I am a political anthropologist interested in questions of popular sovereignty and political communication. My larger conceptual interests are in protest, political affect, rumor, sacrifice, and development. Bangladesh is my primary fieldsite. My first book, Paradoxes of the Popular: Crowd Politics in Bangladesh (Stanford University Press 2019) is an anthropology of crowds. I received my PhD in Anthropology from the University of Chicago and have been a Member at Institute for Advanced Study in Princeton during 2020-21. My current book-in-progress explores the concept of sacrifice in relation to postcolonial development. I have published in disciplinary journals such as Anthropological Quarterly and the Journal of Royal Anthropological Institute, and contributed to academic blogs such as The Immanent Frame (SSRC), Post-Covid Fantasies (American Ethnologist), and the Cultural Anthropology Editor’s Forum. During 2020-23, I am serving as an elected member of the South Asia Council of the Association for Asian Studies.

Articles/Book Chapters

2021. "Dhaka 1969." In Economic and Political Weekly. October 30, 2021. Vol. LVI, Issue 44.

2020. "A Second Coming: The Specular and the Spectacular 50 Years On." In Südasien-Chronik/South Asia Chronicle. Focus: '71 Now. 

2019: “The Ethics of the Digital: Crowds and Popular Justice in Bangladesh.” In Crowds: Ethnographic Encounters. Chapter 9. Edited by Megan Steffen. Bloomsbury Press. 2019.

2019. “Death, Despair and Democracy in Bangladesh.” In Emotions, Mobilisations, and South Asian Politics. Chapter 14. Edited by Amélie Blom and Stéphanie Tawa Lama-Rewal. Routledge, India.   

2019. "The Taka, Transparency, and an Alternative Politics of Seeing From Phulbari, Bangladesh." In Neoliberal Development In Bangladesh: People on the Margins. Edited by Mohammad Tanzimuddin Khan (Editor) Mohammad Sajjadur Rahman (Editor). The University Press Limited (UPL) . Bangladesh.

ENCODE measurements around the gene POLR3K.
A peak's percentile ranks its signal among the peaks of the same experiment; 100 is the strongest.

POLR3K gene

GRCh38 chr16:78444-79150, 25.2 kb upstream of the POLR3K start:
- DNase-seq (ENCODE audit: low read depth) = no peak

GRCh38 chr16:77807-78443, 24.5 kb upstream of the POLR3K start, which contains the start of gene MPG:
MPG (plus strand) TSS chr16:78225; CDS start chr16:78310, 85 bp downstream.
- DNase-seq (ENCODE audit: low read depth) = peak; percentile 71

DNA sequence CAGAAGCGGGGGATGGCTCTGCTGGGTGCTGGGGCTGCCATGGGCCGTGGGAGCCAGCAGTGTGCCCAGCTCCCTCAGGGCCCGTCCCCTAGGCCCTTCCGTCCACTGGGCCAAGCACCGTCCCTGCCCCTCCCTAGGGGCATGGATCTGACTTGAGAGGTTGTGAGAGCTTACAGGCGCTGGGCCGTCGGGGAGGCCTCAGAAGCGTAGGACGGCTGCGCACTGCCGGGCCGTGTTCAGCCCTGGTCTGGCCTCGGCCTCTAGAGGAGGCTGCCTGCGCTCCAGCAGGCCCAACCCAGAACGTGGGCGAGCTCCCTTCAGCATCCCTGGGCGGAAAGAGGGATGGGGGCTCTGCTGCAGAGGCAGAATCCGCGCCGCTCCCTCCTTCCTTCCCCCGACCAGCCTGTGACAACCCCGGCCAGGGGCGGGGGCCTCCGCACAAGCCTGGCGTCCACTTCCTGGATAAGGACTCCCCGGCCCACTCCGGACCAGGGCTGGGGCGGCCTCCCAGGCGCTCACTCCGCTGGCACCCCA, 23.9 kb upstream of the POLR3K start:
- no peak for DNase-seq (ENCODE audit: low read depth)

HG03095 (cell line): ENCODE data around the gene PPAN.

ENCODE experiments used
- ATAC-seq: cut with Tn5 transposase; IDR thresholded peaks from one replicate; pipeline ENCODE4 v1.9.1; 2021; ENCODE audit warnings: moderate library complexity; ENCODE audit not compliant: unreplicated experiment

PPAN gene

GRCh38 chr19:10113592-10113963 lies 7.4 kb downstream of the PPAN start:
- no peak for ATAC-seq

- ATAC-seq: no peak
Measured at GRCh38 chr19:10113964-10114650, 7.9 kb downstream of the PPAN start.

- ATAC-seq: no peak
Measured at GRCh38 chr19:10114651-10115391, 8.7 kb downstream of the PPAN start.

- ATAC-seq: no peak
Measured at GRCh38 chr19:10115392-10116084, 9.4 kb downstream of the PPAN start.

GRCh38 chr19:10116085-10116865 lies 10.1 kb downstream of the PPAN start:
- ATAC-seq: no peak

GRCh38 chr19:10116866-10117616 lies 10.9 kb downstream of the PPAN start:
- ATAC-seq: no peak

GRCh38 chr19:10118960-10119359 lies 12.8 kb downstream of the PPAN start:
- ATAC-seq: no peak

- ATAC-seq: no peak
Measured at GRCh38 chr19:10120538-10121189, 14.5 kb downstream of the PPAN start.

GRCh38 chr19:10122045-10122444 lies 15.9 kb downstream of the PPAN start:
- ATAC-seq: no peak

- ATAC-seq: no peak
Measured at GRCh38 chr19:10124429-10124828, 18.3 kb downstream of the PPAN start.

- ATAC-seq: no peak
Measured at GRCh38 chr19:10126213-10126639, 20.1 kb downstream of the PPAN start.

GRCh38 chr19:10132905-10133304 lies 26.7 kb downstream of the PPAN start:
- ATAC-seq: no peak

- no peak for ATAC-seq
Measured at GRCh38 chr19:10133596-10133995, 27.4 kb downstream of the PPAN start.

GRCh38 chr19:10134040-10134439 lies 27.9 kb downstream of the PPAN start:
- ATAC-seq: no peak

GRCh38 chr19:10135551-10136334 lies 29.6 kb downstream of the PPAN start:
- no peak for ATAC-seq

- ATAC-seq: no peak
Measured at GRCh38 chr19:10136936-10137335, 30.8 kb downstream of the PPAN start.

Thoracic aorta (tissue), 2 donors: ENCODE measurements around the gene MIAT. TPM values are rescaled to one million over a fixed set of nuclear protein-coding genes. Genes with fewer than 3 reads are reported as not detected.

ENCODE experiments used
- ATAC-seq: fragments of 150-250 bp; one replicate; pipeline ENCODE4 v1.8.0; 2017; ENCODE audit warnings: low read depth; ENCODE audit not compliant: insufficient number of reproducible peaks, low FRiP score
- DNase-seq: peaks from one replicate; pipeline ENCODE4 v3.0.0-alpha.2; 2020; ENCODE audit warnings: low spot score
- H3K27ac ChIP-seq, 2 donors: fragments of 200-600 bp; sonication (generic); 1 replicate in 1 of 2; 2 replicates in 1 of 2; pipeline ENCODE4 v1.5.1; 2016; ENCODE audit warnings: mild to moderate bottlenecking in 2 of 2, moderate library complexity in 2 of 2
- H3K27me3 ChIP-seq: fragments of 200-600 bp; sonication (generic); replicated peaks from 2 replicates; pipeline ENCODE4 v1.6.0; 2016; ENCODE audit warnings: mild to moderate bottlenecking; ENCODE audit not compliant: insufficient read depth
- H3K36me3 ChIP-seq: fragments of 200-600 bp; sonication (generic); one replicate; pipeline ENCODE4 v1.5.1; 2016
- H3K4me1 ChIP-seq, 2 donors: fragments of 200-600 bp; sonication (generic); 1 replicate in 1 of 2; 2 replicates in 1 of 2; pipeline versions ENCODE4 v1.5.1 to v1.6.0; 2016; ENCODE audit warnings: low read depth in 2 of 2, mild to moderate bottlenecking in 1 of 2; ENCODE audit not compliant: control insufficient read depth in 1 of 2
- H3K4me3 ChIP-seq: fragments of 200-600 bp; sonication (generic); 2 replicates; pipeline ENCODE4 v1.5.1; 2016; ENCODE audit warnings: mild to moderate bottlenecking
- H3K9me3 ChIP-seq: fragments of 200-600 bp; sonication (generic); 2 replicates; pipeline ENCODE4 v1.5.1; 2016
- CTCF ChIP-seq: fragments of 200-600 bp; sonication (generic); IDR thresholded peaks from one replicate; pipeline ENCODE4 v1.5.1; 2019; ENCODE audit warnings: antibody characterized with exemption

2016. “Mines and Signs: Resource and Political Futures in Bangladesh.” Special Issue on "Prognosis: Visions of Environmental Futures." Journal of Royal Anthropological Institute. Edited by Andrew Matthews and Jessica Barnes.

2014: “‘Picture-Thinking’: Sovereignty and Citizenship in Bangladesh.” Anthropological Quarterly. Fall 2014 (Volume 87, Issue 4).

2014: “Muslim Women and Violent Protest: Bangladesh.” Encyclopedia of Women & Islamic Cultures. General Editor Suad Joseph. Brill Online, 2014.


2019. Paradoxes of the Popular: Crowd Politics in Bangladesh. Stanford University Press (Series: South Asia in Motion). 

Cover of Paradoxes of the Popular by Nusrat Sabina Chowdhury

Read the Introduction here: https://www.sup.org/books/title/?id=30635

Or, listen to a podcast

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at "Anthropology of Political Assembly" with Lisa Bjorkman: 

Forthcoming.  Art, Politics, and the Environment in Bangladesh: FIfty Years On. Co-edited with Dr. Lotte Hoek (Senior Lecturer in Anthropology, University of Edinburgh). Contracted with Anthem Press, UK.

Scholarly Blogs

A Storm in a Teacup (American Ethnologist: Post-Covid Fantasies)

Crowd, Contagion, Corona (Cultural Anthropology Editors' Forum)

Introduction. Figurative Publics: Crowds, protest, and democratic anxieties (The Immanent Frame, SSRC)

Book Reviews

2021: Radiant Infrastructures: Media, Environment, and Cultures of Uncertainty. Rahul Mukherjee. Bioscope: South Asian Screen Studies. 11(2) 207-217. 

2021: Nusrat Sabina Chowdhury and Rahul Mukherjee in Conversation. Bioscope: South Asian Screen Studies. 11(2) 212-214.

2014: Red Tape: Bureaucracy, Structural Violence, and Poverty in India. Akhil Gupta. Journal of Anthropological Research. Vol. 70, Fall 2014.

2013: Women Suicide Bombers: Narratives of Violence. Julie Rajan. South Asian Popular Culture. 2013.

2012: In the Shadows of the State: Indigenous Politics, Environmentalism, and Insurgency in Jharkhand, India. Alpa Shah. PoLar: The Political and Legal Anthropology Review. Spring 2012 (Vol. 35, Issue 1).


2008: “Pashcimer Najare: Naribadi Chinta o Ouponibeshik Discourse.” Bengali translation of “Under Western Eyes: Feminist Thought and Colonial Discourse” by Chandra Talpade Mohanty. In Muktoshwar. No. 2. Year 1. Samhati Publication. Dhaka, Bangladesh.